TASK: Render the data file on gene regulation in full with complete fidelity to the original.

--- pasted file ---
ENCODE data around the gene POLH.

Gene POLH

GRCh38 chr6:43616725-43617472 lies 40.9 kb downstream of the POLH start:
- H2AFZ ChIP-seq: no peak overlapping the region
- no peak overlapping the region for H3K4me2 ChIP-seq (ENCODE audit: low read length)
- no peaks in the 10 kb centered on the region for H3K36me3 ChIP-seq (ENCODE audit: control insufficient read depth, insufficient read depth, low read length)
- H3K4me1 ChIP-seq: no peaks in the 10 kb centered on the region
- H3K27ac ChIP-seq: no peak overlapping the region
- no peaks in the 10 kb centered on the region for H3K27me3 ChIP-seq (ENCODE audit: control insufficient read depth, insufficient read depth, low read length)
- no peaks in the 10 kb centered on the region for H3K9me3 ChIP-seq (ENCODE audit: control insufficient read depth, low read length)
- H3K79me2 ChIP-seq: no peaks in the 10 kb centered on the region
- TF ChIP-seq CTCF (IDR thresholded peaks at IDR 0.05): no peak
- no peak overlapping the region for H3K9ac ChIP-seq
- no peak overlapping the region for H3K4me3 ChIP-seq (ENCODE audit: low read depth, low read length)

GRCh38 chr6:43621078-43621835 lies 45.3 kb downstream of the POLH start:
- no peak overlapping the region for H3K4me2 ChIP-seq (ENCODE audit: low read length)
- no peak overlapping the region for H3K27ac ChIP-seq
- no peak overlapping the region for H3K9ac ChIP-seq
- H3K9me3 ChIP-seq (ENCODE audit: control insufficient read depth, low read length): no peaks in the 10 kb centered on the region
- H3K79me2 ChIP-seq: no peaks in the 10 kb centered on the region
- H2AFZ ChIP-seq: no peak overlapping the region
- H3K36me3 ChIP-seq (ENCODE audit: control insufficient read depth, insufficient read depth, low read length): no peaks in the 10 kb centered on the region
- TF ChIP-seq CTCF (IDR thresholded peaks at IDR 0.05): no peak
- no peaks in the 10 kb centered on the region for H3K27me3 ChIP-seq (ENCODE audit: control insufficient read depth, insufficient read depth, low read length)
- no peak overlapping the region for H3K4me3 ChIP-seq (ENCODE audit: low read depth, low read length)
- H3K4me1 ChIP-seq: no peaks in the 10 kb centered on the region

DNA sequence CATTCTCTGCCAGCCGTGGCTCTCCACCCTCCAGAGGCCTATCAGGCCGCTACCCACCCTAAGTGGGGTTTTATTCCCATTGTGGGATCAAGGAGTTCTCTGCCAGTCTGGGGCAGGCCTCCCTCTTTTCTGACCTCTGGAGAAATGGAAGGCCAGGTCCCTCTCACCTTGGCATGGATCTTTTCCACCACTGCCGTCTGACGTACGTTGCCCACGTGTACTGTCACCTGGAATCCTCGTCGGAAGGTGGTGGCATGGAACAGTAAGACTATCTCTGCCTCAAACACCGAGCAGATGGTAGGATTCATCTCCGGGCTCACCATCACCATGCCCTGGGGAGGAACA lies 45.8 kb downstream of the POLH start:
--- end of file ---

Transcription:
ENCODE data around the gene POLH.

Gene POLH

GRCh38 chr6:43616725-43617472 lies 40.9 kb downstream of the POLH start:
- H2AFZ ChIP-seq: no peak overlapping the region
- no peak overlapping the region for H3K4me2 ChIP-seq (ENCODE audit: low read length)
- no peaks in the 10 kb centered on the region for H3K36me3 ChIP-seq (ENCODE audit: control insufficient read depth, insufficient read depth, low read length)
- H3K4me1 ChIP-seq: no peaks in the 10 kb centered on the region
- H3K27ac ChIP-seq: no peak overlapping the region
- no peaks in the 10 kb centered on the region for H3K27me3 ChIP-seq (ENCODE audit: control insufficient read depth, insufficient read depth, low read length)
- no peaks in the 10 kb centered on the region for H3K9me3 ChIP-seq (ENCODE audit: control insufficient read depth, low read length)
- H3K79me2 ChIP-seq: no peaks in the 10 kb centered on the region
- TF ChIP-seq CTCF (IDR thresholded peaks at IDR 0.05): no peak
- no peak overlapping the region for H3K9ac ChIP-seq
- no peak overlapping the region for H3K4me3 ChIP-seq (ENCODE audit: low read depth, low read length)

GRCh38 chr6:43621078-43621835 lies 45.3 kb downstream of the POLH start:
- no peak overlapping the region for H3K4me2 ChIP-seq (ENCODE audit: low read length)
- no peak overlapping the region for H3K27ac ChIP-seq
- no peak overlapping the region for H3K9ac ChIP-seq
- H3K9me3 ChIP-seq (ENCODE audit: control insufficient read depth, low read length): no peaks in the 10 kb centered on the region
- H3K79me2 ChIP-seq: no peaks in the 10 kb centered on the region
- H2AFZ ChIP-seq: no peak overlapping the region
- H3K36me3 ChIP-seq (ENCODE audit: control insufficient read depth, insufficient read depth, low read length): no peaks in the 10 kb centered on the region
- TF ChIP-seq CTCF (IDR thresholded peaks at IDR 0.05): no peak
- no peaks in the 10 kb centered on the region for H3K27me3 ChIP-seq (ENCODE audit: control insufficient read depth, insufficient read depth, low read length)
- no peak overlapping the region for H3K4me3 ChIP-seq (ENCODE audit: low read depth, low read length)
- H3K4me1 ChIP-seq: no peaks in the 10 kb centered on the region

DNA sequence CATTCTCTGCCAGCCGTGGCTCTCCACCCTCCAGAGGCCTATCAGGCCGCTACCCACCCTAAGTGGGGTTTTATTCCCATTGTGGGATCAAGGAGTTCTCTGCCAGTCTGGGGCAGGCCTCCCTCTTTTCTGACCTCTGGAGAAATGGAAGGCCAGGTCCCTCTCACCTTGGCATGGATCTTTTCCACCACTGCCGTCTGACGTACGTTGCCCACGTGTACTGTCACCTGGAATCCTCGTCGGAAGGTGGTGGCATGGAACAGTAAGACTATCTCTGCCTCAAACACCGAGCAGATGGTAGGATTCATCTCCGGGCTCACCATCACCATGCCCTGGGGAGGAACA lies 45.8 kb downstream of the POLH start: